6. Artificial Flavors and Colors
Artificial flavors and colors may be carcinogenic, contribute to ADHD, or wreak havoc on your liver as toxic chemicals, but they are put in various foods anyways. The names “artificial flavors” and “artificial colors” are as ambiguous as the safety of using them. Whether or not you consider these to be safe, the FDA does and is happy to allow you to consume them in vast amounts. The toxicity of these flavors is unknown, and the only regulation on these flavors is a mere “threshold of toxicological concern” which holds that chemicals, like artificial flavors or colors, whose toxicity is unknown, can be ingested within certain limits.
7. Natural Flavors
Seemingly healthy as opposed to artificial flavors, natural flavors are not a better alternative. Natural flavors are created to make up for the absence of some flavor in foods. A substance constitutes as a natural flavor when it is derived from “spice, fruit or fruit juice, vegetable or vegetable juice, edible yeast, herb, bark, bud, root, leaf or similar plant material, meat, seafood, poultry, eggs, dairy products, or fermentation products.” Therefore, natural flavors are from a wide variety of “natural” foods, but trace chemicals in these flavors are toxic.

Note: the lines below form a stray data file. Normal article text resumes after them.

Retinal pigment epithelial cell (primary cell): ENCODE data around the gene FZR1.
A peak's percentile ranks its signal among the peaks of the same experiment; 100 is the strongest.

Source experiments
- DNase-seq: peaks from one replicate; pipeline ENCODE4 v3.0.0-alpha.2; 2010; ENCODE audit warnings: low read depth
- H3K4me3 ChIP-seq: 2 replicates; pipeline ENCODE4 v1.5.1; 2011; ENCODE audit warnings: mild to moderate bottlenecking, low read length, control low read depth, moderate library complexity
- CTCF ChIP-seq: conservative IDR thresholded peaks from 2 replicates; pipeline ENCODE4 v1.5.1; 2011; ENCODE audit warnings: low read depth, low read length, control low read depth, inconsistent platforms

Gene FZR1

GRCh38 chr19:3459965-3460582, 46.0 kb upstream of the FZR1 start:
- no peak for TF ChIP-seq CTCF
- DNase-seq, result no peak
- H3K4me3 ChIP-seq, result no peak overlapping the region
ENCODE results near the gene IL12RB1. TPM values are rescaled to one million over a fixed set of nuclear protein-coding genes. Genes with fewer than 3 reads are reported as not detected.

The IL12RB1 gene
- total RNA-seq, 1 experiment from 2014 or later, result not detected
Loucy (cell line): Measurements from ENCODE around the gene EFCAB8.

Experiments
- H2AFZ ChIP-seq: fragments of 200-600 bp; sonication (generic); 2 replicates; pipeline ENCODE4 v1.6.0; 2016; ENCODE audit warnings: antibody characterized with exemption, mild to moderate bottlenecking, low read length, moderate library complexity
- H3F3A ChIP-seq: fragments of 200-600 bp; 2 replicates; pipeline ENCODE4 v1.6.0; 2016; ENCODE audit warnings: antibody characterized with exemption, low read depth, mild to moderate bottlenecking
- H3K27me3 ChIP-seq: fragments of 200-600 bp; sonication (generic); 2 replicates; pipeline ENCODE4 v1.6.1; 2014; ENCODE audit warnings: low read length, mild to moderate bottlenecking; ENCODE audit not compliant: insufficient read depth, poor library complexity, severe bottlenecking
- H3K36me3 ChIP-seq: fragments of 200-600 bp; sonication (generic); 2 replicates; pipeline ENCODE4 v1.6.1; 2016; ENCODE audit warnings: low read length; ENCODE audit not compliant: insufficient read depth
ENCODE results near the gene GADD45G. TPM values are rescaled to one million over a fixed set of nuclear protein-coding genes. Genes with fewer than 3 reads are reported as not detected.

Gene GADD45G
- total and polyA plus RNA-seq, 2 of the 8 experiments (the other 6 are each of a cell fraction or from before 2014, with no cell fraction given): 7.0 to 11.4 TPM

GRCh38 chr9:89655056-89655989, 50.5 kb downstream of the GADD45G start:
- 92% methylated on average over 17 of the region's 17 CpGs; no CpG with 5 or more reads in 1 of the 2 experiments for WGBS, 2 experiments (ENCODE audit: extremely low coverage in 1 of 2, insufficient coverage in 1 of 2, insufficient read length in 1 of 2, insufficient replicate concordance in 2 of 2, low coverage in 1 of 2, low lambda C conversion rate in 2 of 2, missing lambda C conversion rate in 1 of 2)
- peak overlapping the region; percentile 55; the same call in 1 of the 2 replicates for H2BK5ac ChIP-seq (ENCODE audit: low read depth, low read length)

8. Agave Syrup and Agave Nectar
Dr. Mercola and dietician Kimberly Snyder, among others, deem agave syrup as far worse than HFCS. There’s nothing wrong with the blue agave plant, but the refining and intensive processing of it into syrup or nectar is the problem: after processing, it can have between 55-97% fructose, almost twice as much fructose as HFCS. In regards to processing, caustic acids, clarifiers, filtration chemicals like sulfuric acid, and genetically altered enzymes are utilized in the process, arguably making the final product more toxic. The majority of manufacturers use these processing techniques except for a small minority of companies who follow higher quality standards.
Carmine, also known as Crimson Lake, Cochineal, Natural Red 4, C.I. 75470 and E120, is actually a dye from an insect. Dactylopius coccus, or cochineal, is a scale insect with carminic acid in its gut which serves as the basis for the red dye. Although it is a more natural coloring agent then the artificial substitute, creating the die kills the insect, so the end result is dye that is not vegetarian or vegan friendly. Few allergies are associated with carmine consumption, but it has been known to cause asthma attacks and anaphylactic shock.
10. Partially Hydrogenated and Hydrogenated Oils
Trans fats are partially hydrogenated or hydrogenated oils that are not good for your health.
Found in everything from baked goods to baked beans and peanut butter, these oils raise your “bad” (LDL) cholesterol and lower your “good” (HDL) cholesterol which drastically increases your chance of getting heart disease or any debilitating cardiovascular disease. Manufacturers have begun to limit trans fats in foods, but if you see a product containing it, for the sake of your health, do not purchase it.